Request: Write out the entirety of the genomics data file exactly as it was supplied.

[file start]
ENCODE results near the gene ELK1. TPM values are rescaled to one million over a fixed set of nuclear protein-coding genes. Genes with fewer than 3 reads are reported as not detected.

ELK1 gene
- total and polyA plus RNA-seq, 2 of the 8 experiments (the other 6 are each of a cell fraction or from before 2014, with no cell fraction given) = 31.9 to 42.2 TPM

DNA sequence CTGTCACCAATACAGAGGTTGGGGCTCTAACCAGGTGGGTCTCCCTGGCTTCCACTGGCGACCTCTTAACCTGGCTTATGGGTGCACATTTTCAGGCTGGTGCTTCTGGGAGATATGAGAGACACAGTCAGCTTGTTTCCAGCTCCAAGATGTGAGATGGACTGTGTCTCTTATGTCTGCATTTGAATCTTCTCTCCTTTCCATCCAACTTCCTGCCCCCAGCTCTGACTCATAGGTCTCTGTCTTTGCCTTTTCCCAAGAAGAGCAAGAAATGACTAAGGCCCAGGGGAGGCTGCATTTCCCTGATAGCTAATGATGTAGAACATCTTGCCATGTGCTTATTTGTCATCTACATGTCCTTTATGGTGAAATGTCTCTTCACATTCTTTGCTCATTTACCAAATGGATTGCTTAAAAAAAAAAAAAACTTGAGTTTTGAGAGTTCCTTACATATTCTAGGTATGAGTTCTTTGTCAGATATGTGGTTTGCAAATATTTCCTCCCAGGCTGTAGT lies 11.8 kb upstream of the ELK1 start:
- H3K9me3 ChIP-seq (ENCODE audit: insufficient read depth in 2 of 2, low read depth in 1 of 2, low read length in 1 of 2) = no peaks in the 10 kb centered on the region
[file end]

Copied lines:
ENCODE results near the gene ELK1. TPM values are rescaled to one million over a fixed set of nuclear protein-coding genes. Genes with fewer than 3 reads are reported as not detected.

ELK1 gene
- total and polyA plus RNA-seq, 2 of the 8 experiments (the other 6 are each of a cell fraction or from before 2014, with no cell fraction given) = 31.9 to 42.2 TPM

DNA sequence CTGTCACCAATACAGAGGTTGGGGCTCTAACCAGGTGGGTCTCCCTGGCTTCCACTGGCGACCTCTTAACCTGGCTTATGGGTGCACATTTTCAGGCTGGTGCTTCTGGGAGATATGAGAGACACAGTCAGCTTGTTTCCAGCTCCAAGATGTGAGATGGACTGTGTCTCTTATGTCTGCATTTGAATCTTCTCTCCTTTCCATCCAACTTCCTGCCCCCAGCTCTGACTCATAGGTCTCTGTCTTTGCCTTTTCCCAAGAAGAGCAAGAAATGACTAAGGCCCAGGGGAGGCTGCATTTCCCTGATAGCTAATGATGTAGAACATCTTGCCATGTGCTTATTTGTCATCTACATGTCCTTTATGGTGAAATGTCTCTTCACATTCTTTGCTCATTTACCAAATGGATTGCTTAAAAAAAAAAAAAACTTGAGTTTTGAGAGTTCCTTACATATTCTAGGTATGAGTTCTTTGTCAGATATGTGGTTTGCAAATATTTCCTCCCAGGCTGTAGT lies 11.8 kb upstream of the ELK1 start:
- H3K9me3 ChIP-seq (ENCODE audit: insufficient read depth in 2 of 2, low read depth in 1 of 2, low read length in 1 of 2) = no peaks in the 10 kb centered on the region